Smith states she wants to hear about issues that interest her as “a married, working mother.” Things like “child care, women’s health, work equity and managing family and work responsibilities … and what women are doing to help other women succeed in life.” But she failed to go to the section of the conference that addressed those issues, namely the “Women and Business” panel. I went to it and heard real-life experiences, encouragement and advice from five successful, articulate local businesswomen. Why didn’t she go to that one, instead of seeing parts of two simultaneously presented panels that she was totally uninformed about and then making a mockery of the whole conference?
Was it assumed that because Smith and Cameron are women they would be open-minded and fair to women’s issues? Big, big mistake. I would have much preferred to read the work of an unbiased reporter, male or female, than have to read these two reporters’ crap. The “huh?” (eloquent, really) Smith states in her article sums up her ignorance. Both of your reporters need to enroll in some women’s studies courses and attend a few more panels help them begin to grasp the issues.
As for Angela Davis’ speech, which was attended by nearly 500 people, who had to wait out an hour delay in the rain, and which ran from 9:30 to 11:00, her so-called “disjointed speech” kept her rapt audience enthralled. Rather than having lost her fire, Angela has matured and grown stronger. May your two reporters do the same.
I believe the building of a baseball park at the old Diamond Match property and the subsequent construction of the Otterson Drive “loop” road would be a major mistake.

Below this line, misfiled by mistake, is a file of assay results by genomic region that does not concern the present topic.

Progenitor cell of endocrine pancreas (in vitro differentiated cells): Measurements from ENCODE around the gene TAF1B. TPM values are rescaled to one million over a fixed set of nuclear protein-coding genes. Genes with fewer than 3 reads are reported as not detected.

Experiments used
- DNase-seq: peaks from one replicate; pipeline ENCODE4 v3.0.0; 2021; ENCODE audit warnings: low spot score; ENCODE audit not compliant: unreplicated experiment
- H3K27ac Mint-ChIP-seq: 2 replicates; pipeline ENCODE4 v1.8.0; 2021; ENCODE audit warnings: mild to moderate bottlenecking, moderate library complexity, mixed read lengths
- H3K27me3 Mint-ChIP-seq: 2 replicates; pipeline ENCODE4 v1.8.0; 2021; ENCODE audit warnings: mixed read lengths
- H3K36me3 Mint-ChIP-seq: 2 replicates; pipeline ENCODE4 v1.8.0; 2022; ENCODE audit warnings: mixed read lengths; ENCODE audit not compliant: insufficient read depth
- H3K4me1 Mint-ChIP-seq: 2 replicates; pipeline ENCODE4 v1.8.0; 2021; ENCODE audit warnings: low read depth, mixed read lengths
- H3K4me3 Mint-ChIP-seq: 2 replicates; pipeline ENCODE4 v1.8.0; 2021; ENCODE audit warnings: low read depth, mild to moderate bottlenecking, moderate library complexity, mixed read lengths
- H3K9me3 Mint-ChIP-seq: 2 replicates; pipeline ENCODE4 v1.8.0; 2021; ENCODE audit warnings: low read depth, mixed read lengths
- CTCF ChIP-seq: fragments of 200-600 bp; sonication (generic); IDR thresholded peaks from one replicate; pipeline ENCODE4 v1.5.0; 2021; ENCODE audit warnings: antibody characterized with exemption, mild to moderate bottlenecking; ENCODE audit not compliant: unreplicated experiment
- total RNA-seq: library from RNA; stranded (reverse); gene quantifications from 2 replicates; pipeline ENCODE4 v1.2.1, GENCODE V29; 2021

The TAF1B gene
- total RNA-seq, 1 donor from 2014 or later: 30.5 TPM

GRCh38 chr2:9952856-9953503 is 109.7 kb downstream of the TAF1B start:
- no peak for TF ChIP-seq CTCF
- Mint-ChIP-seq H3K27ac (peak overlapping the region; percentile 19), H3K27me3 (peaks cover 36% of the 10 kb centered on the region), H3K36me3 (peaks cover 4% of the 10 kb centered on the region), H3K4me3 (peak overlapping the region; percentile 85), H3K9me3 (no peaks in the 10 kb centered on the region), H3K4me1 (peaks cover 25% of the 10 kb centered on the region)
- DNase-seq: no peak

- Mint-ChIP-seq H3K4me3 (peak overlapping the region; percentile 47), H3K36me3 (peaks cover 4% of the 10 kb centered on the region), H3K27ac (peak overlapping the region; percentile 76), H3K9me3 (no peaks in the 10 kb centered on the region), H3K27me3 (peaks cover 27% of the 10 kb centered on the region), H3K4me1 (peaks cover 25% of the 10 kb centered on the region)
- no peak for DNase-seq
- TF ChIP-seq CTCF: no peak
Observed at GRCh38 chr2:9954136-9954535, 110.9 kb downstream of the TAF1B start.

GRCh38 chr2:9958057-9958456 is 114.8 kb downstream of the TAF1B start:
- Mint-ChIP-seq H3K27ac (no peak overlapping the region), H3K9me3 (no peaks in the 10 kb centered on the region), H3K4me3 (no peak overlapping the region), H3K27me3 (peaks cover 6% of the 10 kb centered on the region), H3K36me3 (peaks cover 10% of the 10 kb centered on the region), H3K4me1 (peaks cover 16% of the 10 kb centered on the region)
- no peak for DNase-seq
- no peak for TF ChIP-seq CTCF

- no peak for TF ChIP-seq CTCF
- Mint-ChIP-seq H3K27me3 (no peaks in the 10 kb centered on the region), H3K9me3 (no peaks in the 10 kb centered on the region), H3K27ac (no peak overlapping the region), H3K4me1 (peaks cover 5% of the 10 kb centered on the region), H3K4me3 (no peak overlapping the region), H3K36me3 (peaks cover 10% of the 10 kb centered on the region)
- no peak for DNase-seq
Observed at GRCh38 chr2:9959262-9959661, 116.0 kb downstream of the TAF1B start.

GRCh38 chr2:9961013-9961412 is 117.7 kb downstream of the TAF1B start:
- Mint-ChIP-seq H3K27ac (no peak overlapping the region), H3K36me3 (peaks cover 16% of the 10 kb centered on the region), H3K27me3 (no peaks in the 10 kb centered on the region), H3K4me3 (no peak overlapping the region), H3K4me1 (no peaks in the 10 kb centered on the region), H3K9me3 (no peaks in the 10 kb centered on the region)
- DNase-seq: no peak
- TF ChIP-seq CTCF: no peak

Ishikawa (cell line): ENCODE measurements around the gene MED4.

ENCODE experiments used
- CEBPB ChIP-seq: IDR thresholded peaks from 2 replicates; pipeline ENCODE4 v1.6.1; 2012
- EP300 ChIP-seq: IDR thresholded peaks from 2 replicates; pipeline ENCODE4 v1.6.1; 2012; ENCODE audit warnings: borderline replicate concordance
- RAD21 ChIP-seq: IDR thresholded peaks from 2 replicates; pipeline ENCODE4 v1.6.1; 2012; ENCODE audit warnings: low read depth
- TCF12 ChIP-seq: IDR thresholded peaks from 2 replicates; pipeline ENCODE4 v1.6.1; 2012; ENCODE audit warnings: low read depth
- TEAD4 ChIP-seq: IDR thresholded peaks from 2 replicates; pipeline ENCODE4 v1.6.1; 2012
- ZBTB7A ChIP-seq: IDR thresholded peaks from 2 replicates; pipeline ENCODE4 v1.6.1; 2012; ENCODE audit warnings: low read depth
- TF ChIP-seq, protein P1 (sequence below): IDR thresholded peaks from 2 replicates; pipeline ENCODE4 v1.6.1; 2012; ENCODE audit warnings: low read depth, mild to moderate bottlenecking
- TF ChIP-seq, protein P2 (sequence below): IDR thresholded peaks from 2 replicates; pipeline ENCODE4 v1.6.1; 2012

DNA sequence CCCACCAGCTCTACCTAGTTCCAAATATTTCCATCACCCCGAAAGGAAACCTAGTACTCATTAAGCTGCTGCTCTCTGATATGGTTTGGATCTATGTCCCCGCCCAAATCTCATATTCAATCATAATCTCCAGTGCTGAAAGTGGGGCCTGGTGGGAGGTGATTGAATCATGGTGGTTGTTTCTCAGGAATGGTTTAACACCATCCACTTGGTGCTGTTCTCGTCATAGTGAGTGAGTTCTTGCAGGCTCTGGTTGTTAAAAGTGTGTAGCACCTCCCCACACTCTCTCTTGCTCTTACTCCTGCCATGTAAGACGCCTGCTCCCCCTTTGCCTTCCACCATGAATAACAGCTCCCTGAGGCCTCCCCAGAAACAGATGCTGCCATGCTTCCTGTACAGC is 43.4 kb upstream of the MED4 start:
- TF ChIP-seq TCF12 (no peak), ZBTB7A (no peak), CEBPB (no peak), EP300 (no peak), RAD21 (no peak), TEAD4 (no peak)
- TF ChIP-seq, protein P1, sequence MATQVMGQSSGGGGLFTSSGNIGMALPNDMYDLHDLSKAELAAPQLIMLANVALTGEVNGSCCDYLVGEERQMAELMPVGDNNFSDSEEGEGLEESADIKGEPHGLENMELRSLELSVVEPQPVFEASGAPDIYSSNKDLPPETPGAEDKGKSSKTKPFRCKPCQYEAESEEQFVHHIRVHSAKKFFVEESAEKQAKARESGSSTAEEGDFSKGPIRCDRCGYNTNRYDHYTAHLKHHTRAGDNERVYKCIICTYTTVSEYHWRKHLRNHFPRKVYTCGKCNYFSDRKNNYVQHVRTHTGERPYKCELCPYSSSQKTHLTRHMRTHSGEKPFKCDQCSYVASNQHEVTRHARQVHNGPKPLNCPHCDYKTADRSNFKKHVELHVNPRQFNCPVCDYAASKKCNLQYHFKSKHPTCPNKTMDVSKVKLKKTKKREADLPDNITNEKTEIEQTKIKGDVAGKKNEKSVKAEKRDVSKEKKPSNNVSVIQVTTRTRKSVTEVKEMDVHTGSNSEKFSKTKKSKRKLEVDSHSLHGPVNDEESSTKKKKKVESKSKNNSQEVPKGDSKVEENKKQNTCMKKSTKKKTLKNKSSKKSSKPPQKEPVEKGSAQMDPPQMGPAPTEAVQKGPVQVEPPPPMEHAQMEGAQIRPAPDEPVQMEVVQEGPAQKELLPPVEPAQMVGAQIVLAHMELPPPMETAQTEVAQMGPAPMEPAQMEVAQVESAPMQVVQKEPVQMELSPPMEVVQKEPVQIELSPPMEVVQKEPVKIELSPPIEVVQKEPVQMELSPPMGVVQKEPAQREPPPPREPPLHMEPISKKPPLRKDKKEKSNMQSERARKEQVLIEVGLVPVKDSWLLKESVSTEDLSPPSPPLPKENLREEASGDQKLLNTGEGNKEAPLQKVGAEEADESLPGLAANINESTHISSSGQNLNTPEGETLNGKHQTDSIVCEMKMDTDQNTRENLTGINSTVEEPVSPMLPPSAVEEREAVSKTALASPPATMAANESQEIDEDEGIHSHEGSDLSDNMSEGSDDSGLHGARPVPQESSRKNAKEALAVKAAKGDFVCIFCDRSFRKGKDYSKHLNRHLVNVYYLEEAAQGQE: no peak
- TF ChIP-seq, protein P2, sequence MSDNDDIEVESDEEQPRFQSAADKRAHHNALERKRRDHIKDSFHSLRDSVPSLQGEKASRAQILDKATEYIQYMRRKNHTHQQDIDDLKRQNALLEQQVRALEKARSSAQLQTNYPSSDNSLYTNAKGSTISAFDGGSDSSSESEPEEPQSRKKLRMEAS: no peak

Don’t get me wrong. I have been an avid baseball fan for 35 years and have attended several Chico Heat games every season. I enjoy minor-league baseball so much that I have attended games in Sacramento, San Jose, West Virginia and Georgia.
First, I see the announcement of this proposed ballpark as yet another ploy to get voters to approve Measure A and provide the Hegan Lane Business Park with its $2.9 million taxpayer-financed boondoggle. Second, we already have an excellent baseball facility in Nettleton Stadium. Third, if we want a higher-level professional team here, we need a stadium with nearby freeway access and located away from residential neighborhoods. Fourth, even the developer’s project representative admits the road would “break the Greenline” that was established to protect agricultural lands.
Finally, whether you call the affected waterway Comanche Creek or Edgar Slough, the Otterson Drive extension would severely damage one of our area’s few remaining mature riparian habitats.
On June 5, please vote no on Measure A.